Duke University Brings Students, Soil, and Carbon Together Through Southern SARE Grant.

September 2, 2021

DURHAM, North Carolina- Through the Southern Sustainable Agriculture Research and Education (SARE) program, Duke University built a program to study how livestock grazing can offset carbon emissions.

In 2019, Duke was awarded an On-Farm Research Grant through the Southern SARE program. This grant funding helped combine the efforts of the Duke Campus Farm, the Duke Carbon Offsets Initiative, and the Duke Environmental Law and Policy Clinic. About to begin its third year, this diverse team leads groups of undergraduate and graduate students in a year-long program designed to bring the real-world into the classroom while working alongside faculty.

The program, called Bass Connections, focuses on a type of livestock farming called regenerative grazing. This style of livestock production tries to not only produce quality livestock, but improve the soil by combining new and old farming practices.   

As the program manager of the Duke Carbon Offsets Initiative, Matthew Arsenault is a key contributor to the project, and has worked closely with the team throughout the grant.

“The Duke Carbon Offset Initiative has been in progress for over a decade. We’ve worked on carbon offset projects in the past that followed the typical, well-trodden paths, but we were interested in something innovative. We hadn’t had any interaction with agriculture before this project but we started with the idea of creating a zero-carbon restaurant. After a bit of research, we saw that meat has a lot of potential to reduce carbon emissions but we needed to start earlier in the supply chain.

“The voluntary carbon market that Duke University operates in isn’t always well regulated, especially with regard to new soil methodologies. So, in this project we wanted to move into something that was more strictly defined. We look for several levels of rigor in a good carbon offset system and wanted to see how those would apply in the real-world,” said Arsenault.

In beginning of the project, students from Duke interviewed farmers across the state to learn more about their practices and develop a deeper understanding of farmers who already implemented regenerative grazing practices. They collected information on the acreage, herd size, and specifics about their livestock rotations, supplemental feed needs and fertilizer use.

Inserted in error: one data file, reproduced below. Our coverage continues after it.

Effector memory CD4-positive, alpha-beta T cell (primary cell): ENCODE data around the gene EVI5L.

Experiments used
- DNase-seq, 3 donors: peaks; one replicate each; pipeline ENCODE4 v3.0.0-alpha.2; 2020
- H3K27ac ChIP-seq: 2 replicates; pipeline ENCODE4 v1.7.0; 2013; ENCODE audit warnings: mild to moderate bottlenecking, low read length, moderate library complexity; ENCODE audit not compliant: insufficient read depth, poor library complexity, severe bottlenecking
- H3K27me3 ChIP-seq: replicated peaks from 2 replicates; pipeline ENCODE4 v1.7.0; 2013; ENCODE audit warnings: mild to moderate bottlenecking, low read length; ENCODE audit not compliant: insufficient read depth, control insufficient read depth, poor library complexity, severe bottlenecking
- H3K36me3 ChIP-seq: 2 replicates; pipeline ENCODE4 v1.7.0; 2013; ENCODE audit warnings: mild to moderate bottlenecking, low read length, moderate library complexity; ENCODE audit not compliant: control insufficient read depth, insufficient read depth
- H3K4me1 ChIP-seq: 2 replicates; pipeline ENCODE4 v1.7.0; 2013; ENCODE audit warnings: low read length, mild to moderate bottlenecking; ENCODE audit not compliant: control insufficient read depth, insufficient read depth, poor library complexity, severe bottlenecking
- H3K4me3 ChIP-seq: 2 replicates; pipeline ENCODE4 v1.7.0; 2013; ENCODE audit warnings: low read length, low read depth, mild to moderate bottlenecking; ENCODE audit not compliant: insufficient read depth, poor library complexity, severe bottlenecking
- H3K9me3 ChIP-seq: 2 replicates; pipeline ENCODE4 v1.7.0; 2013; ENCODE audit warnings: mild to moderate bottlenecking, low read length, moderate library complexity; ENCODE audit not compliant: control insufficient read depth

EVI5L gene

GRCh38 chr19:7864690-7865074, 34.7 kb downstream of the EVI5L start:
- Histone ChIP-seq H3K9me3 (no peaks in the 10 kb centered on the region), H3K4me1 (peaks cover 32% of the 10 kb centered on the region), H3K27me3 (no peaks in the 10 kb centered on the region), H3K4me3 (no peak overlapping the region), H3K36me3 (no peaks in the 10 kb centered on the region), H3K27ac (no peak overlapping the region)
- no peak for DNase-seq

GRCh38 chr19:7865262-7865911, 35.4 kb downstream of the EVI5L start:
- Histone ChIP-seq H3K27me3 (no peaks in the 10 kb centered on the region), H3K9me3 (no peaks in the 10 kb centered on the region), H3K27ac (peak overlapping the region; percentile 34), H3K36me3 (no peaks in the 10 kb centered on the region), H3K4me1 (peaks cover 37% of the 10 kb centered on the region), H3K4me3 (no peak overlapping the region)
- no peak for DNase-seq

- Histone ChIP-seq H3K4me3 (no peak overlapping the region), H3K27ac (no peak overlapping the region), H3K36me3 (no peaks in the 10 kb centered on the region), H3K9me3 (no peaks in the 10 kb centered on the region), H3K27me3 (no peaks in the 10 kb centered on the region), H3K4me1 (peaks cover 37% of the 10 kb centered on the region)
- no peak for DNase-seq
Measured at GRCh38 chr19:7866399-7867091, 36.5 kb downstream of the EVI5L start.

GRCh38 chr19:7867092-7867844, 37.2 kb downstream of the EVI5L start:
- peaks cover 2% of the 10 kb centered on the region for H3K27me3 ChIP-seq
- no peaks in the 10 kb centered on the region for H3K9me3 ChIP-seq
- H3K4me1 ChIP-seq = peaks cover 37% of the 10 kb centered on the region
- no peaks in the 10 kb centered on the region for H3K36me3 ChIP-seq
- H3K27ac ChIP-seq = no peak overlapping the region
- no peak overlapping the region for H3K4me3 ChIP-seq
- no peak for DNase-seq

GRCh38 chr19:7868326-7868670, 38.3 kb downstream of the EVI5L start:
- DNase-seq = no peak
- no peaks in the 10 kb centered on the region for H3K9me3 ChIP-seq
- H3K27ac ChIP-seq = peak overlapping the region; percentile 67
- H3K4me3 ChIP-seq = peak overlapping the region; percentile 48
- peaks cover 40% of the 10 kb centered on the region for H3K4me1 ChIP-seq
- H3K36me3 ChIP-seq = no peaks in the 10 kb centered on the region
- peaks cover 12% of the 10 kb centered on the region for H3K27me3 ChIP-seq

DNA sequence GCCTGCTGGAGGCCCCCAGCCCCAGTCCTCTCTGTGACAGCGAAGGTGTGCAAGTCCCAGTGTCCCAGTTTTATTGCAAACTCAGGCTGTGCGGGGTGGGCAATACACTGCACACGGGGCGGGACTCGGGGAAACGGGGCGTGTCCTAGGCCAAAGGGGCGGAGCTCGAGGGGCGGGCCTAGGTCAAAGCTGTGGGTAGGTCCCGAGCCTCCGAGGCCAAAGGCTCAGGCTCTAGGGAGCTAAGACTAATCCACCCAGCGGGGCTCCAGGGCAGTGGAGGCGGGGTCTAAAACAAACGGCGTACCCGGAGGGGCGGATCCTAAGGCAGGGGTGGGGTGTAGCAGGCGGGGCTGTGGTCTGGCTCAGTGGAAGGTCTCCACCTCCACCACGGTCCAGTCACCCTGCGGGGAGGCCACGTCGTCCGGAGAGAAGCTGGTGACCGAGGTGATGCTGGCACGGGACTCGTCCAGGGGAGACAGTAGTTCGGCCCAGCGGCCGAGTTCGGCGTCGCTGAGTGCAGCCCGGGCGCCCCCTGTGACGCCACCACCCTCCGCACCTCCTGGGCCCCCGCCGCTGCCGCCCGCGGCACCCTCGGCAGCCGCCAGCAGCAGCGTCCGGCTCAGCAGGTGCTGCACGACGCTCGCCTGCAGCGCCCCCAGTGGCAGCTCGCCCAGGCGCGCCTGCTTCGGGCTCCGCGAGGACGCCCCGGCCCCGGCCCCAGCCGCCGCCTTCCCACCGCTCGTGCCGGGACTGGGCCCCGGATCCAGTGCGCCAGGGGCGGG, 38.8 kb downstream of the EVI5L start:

“From origin of the program, we weren’t interested just in developing a protocol for Duke and other institutions looking to buy voluntary offsets. Our interest was in a broader suite of ecological benefits.

“We have a huge amount of cow calf operations in North Carolina. We saw potential for these farms to not only sequester carbon but improve the environment. A carbon offset program is just one step in the staircase to improving the environment of North Carolina,” explained Lee Miller, a fellow in environmental law at the Environmental Law and Policy Clinic.

Working with farms across North Carolina, students conducted research on existing carbon markets and the protocols for farmers to profit off their ability to store carbon in the soil.

The project also worked with the Triangle Land Conservancy on a soil sampling methodology. In this phase of the grant, they began monitoring changes to soil and carbon levels at a test site in the Bailey and Sarah Williamson Preserve where livestock are rotationally grazed. As the project continues, students will continue to monitor and collect data from the site.

Throughout the process, the team created materials and protocols to reward farmers who already embraced these practices, while addressing the barriers that stopped farmers from changing their practices. They also developed a series of protocols and policy options for the local, state, and national level designed to promote the creation of a carbon offset system that would work in the real world. All of this information is shared on a website called www.regenerativegrazingnc.org that was created through the grant project.

Both students and instructors from the team built a network of producers and other stakeholders as they attended conferences, published a newsletter on the project and conducted site visits with farmers in North Carolina.

In the future, the team from Duke will continue to build upon the project as they work with students to develop a practical system that pays farmers for improving the environment of North Carolina and offsetting the carbon emissions from others.  

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Topics: Carbon Sequestration, Grazing Management
Related Locations: North Carolina, South